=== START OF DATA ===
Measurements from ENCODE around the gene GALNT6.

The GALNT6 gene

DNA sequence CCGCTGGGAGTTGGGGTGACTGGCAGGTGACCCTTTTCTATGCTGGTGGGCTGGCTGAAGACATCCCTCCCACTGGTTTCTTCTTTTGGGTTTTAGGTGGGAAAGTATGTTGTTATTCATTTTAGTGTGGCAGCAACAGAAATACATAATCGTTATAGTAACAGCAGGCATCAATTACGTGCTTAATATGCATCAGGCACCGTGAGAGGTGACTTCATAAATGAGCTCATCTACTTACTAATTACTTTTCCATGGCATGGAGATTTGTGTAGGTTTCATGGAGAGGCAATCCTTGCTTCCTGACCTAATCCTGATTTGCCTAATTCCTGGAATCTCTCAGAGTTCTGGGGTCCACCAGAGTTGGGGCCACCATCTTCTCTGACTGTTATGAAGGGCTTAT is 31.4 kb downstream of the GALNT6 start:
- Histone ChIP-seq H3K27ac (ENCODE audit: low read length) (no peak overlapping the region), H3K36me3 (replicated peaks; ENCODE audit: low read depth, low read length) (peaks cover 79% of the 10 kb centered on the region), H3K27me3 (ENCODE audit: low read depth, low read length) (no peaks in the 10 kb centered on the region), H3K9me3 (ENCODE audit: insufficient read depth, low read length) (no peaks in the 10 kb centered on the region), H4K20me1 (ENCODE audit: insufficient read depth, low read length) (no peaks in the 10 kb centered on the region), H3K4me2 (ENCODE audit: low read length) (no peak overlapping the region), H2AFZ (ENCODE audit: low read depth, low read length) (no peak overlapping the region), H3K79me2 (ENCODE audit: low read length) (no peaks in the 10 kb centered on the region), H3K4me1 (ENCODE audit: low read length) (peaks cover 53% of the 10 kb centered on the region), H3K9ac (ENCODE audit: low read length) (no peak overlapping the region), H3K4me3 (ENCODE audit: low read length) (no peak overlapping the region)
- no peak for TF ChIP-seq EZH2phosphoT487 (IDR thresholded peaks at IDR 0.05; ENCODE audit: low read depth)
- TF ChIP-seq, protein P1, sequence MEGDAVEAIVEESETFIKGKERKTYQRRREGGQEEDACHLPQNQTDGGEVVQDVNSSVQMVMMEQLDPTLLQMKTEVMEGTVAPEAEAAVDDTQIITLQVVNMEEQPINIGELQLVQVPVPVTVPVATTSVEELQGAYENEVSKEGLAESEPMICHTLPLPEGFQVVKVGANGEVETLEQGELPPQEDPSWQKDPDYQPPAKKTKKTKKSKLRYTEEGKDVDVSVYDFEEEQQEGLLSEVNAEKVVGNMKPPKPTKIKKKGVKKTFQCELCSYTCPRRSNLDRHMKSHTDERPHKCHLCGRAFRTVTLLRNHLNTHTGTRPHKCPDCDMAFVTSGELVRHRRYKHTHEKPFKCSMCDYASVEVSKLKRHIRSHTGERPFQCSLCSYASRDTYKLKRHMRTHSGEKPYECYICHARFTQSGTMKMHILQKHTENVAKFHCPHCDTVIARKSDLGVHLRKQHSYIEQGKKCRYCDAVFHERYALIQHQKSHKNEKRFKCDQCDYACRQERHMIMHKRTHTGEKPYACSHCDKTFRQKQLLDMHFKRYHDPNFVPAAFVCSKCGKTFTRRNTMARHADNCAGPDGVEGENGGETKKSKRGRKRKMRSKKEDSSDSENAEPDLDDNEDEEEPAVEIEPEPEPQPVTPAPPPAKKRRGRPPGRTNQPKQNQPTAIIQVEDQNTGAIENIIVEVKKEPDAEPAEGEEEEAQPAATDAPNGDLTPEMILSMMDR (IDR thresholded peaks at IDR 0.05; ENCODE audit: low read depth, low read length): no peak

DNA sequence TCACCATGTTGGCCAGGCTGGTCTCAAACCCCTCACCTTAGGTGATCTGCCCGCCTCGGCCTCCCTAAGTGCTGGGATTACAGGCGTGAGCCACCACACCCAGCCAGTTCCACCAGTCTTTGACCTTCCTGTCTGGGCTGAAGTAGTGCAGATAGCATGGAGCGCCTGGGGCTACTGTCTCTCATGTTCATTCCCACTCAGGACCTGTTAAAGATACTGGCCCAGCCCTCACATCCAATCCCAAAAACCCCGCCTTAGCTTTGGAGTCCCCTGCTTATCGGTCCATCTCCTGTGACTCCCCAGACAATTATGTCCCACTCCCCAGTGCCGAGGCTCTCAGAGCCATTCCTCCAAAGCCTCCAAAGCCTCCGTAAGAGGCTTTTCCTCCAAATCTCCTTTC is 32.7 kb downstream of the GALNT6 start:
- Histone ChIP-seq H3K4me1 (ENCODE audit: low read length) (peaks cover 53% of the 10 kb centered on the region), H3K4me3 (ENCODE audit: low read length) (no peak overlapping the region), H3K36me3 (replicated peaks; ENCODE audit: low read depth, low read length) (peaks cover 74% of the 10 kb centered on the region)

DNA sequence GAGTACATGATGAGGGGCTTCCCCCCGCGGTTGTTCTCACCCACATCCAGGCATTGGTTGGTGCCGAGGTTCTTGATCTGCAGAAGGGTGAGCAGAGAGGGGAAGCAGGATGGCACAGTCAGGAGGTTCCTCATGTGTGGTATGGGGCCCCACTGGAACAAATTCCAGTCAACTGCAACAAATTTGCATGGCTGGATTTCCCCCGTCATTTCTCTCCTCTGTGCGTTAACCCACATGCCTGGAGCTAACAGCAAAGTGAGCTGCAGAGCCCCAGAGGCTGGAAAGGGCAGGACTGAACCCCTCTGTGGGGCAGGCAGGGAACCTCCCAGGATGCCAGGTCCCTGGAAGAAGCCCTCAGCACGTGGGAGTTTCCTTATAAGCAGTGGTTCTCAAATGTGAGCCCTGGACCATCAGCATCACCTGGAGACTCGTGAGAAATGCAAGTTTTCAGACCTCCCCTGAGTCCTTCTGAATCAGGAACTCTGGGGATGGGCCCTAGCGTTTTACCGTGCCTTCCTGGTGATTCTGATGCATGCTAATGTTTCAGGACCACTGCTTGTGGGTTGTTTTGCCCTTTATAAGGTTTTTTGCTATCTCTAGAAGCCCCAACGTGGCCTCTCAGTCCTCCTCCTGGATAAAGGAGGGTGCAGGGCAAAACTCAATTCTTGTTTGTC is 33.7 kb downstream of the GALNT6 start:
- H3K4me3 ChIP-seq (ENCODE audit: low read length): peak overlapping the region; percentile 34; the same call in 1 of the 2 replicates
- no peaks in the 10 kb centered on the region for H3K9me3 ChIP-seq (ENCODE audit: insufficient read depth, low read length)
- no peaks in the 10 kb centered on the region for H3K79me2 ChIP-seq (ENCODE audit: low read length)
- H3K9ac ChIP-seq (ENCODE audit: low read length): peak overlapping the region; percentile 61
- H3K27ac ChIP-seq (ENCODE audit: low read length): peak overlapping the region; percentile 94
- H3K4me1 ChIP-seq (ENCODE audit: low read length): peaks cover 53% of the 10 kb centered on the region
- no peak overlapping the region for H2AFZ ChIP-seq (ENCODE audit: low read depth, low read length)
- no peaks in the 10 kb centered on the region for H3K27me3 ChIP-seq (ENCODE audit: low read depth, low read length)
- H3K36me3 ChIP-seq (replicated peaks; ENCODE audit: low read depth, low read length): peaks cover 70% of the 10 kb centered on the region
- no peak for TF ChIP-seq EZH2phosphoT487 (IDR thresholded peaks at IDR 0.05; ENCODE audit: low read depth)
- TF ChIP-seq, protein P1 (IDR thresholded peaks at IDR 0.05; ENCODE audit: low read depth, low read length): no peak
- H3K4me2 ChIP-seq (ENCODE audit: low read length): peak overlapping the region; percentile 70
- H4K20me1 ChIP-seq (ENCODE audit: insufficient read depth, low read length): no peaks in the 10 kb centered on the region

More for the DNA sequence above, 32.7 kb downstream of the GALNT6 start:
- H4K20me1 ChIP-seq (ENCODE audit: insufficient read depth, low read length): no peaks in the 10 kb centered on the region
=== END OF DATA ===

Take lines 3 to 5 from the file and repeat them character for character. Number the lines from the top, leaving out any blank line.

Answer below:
DNA sequence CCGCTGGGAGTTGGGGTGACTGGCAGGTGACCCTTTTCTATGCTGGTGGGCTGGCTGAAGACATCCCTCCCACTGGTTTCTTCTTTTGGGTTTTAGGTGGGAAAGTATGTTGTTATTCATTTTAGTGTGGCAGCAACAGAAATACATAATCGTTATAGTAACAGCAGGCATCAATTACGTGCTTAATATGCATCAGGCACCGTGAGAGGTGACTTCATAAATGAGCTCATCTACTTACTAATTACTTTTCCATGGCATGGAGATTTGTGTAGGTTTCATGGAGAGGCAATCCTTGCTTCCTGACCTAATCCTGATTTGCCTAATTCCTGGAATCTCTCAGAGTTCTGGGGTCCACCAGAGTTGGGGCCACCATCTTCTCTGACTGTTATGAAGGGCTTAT is 31.4 kb downstream of the GALNT6 start:
- Histone ChIP-seq H3K27ac (ENCODE audit: low read length) (no peak overlapping the region), H3K36me3 (replicated peaks; ENCODE audit: low read depth, low read length) (peaks cover 79% of the 10 kb centered on the region), H3K27me3 (ENCODE audit: low read depth, low read length) (no peaks in the 10 kb centered on the region), H3K9me3 (ENCODE audit: insufficient read depth, low read length) (no peaks in the 10 kb centered on the region), H4K20me1 (ENCODE audit: insufficient read depth, low read length) (no peaks in the 10 kb centered on the region), H3K4me2 (ENCODE audit: low read length) (no peak overlapping the region), H2AFZ (ENCODE audit: low read depth, low read length) (no peak overlapping the region), H3K79me2 (ENCODE audit: low read length) (no peaks in the 10 kb centered on the region), H3K4me1 (ENCODE audit: low read length) (peaks cover 53% of the 10 kb centered on the region), H3K9ac (ENCODE audit: low read length) (no peak overlapping the region), H3K4me3 (ENCODE audit: low read length) (no peak overlapping the region)
- no peak for TF ChIP-seq EZH2phosphoT487 (IDR thresholded peaks at IDR 0.05; ENCODE audit: low read depth)